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Ngarigo people
aka: Ngarigo, Bombala tribe, Menero tribe, and Cooma tribe[1]
IBRA 6.1 Australian Alps.png
Language family:Pama–Nyungan
Language branch:Yuin–Kuric
Language group:Yora
Group dialects:Ngarigu
Location:Monaro and Australian Alpine regions of New South Wales and Victoria
Urban areas

The Ngarigo (also named Garego, Ngarego, Ngarago, Ngaragu, Ngarigu, Ngarrugu or Ngarroogoo) are an indigenous Australian people of southeast New South Wales, whose lands also extended around the present border with Victoria.


Ngarigu is classified by Robert M. W. Dixon as one of two languages of the Southern New South Wales Group, the other being Ngunawal/Gundungurra.[2] It was spoken in the area of Tumut by the Walgalu, in the Canberra-Queanbeyan-Upper Murrumbidgee region by people variously called the Nyamudy, the Namwich or the Yammoitmithang, and also as far south as Victoria's Omeo district.[3] The heartland of Ngarigo speakers, in a more restricted sense, was Monaro.[3]

John Lhotsky, Charles du Vé, John Bulmer[a] and George Augustus Robinson, Alfred W. Howitt and R. H. Mathews took down early wordlists of the language, while Luise Hercus managed to recover many terms conserved by descendants living in Orbost, in 1963.[5]


According to Norman Tindale, following R. H. Mathews,[6] the specific areas lands of the Ngarigo covered some 6,000 square miles (16,000 km2), centering on the Monaro tableland. The northern limits lay around Queanbeyan. It took in the Bombala River area, and ran south to the vicinity of Delegate and eastwards to Nimmitabel. Their western reaches extended to the Great Dividing Range of the Australian Alps.[1]

Socio-economic organization[edit]

The Ngarigo clan and marriage structure consisted of a dual class system with matrilineal descent.[7]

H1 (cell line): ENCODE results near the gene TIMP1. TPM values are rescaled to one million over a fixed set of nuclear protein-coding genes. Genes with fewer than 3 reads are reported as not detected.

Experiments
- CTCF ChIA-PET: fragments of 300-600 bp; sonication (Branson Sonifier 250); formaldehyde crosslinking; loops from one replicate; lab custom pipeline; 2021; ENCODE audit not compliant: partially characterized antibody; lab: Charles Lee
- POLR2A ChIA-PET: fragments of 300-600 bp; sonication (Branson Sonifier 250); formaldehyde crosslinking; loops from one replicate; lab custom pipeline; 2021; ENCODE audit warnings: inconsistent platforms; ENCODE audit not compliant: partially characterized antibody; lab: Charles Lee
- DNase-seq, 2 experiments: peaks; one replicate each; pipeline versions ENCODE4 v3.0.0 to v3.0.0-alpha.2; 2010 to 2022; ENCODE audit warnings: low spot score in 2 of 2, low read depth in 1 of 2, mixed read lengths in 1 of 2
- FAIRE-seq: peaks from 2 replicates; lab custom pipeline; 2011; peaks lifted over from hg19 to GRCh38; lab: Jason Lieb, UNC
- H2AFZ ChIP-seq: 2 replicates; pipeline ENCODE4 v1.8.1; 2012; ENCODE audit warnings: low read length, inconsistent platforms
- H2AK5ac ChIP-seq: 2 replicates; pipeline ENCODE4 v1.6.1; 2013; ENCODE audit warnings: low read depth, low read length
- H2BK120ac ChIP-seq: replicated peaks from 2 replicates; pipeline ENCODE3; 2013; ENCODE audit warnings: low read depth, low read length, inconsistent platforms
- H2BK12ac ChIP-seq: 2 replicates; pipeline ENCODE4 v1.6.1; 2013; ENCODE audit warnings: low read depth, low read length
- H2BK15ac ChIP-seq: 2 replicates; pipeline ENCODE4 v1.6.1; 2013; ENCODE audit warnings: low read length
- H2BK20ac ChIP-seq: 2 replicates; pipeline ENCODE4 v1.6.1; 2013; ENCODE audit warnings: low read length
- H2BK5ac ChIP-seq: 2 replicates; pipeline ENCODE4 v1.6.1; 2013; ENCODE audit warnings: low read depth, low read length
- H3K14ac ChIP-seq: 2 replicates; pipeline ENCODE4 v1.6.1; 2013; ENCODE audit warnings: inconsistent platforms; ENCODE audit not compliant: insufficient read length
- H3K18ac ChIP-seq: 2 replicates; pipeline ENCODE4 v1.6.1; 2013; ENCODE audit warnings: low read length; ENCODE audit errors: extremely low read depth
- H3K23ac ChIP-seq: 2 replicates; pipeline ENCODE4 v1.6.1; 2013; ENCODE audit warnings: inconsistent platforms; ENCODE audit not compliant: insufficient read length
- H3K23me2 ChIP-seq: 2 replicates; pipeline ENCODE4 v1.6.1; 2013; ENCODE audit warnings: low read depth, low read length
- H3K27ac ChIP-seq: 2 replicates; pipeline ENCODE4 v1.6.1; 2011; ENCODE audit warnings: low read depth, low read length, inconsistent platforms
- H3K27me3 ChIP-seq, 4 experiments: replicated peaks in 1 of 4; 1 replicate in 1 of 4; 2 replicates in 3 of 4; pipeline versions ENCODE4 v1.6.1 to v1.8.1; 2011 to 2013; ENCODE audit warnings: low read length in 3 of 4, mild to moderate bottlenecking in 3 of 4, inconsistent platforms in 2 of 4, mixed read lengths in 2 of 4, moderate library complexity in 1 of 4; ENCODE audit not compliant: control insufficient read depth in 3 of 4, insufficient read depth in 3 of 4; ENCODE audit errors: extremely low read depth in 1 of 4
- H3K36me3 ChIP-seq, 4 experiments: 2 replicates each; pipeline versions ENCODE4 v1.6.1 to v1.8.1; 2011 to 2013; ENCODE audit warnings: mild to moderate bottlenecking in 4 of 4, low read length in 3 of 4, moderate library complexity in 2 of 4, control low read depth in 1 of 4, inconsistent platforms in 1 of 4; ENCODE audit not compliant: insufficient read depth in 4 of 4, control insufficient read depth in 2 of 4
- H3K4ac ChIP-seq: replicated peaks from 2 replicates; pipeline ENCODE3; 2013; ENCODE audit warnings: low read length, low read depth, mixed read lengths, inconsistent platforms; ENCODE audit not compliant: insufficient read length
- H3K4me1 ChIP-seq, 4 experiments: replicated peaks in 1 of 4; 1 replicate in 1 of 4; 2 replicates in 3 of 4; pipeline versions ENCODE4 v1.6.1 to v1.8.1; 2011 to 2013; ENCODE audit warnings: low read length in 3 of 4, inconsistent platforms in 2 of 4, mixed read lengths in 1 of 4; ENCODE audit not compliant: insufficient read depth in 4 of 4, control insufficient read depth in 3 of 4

The Ngarigo would contact, via notched mnemonic sticks born by messengers, other tribes such as the Walgalu and Ngunawal in order to arrange for all to meet up in the Bogong Mountains for the annual feasting off the Bogong moth colonies.[8] Corroborees, together with initiation ceremonies at a Bora ring were also held, and while in the hills, the Ngarigo and other tribes culled plants like mountain celery and alpine baeckea(Baeckea gunniana) for medicinal ends, preparing the former as a paste for problems in the urinary tract, the latter as a sedative and cough medicine.[9]

Post-contact history[edit]

With their hunting areas being taken over by European settlers running sheep, many native people took on occasional labour on pastoral runs, but the overall population of the Canberra area suffered a drastic reduction as diseases introduced by the Europeans, such as smallpox, syphilis, influenza, measles and tuberculosis began to take their toll, so that the demise of the tribes was virtually completed within three generations.[10]

Dispute over the traditional ownership of the Canberra area[edit]

Several tribes have been historically associated with the area around Canberra, with conflicting claims arising also from considerations of native title rights among those who descend from the original aboriginal peoples of the region. Descendants of the Ngarigo, Ngunawal and Walgalu have vied to assert primacy.

In 2013, an ACT Government anthropological report was released concluding that the struggle between various indigenous groups for the mantle of Canberra's "first people" is likely to remain uncertain. The report concluded that evidence gathered from the mid-1700s onward was too scant to support any family's claims.[11]

Alternative names[edit]

  • Currak-da-bidgee
  • Ngaryo. (common typo)
  • Murring. ("men")
  • Bemeringal ("mountain men", of the coastal tribes
  • Guramal, Nguramal, Gurmal
  • Bradjerak/Brajeraq. (bara, "man,"+ djerak, "savage/angry")
  • Bombala tribe
  • Menero tribe
  • Cooma tribe[1]


  1. ^ Bulmer's list should be read with care, given Koch's note that:"15 of the items (from 'canoe' to 'wind') are matched with what should be the gloss of the next word on the list.Thus mamat 'canoe' should rather be glossed 'sun', the next word in the list, which other sources establish as /mamady/. "[4]


  1. ^ a b c Tindale 1974, p. 198.
  2. ^ Dixon 2002, p. xxxv.
  3. ^ a b Koch 2016, p. 145.
  4. ^ Koch 2016, p. 146.
  5. ^ Koch 2016, pp. 145–147.
  6. ^ Mathews 1908, p. 335.
  7. ^ Flood 2000, p. 123.
  8. ^ Slattery 2015, p. 121.
  9. ^ Slattery 2015, p. 128.
  10. ^ Gillespie 1991, p. 217.
  11. ^ Towell 2013.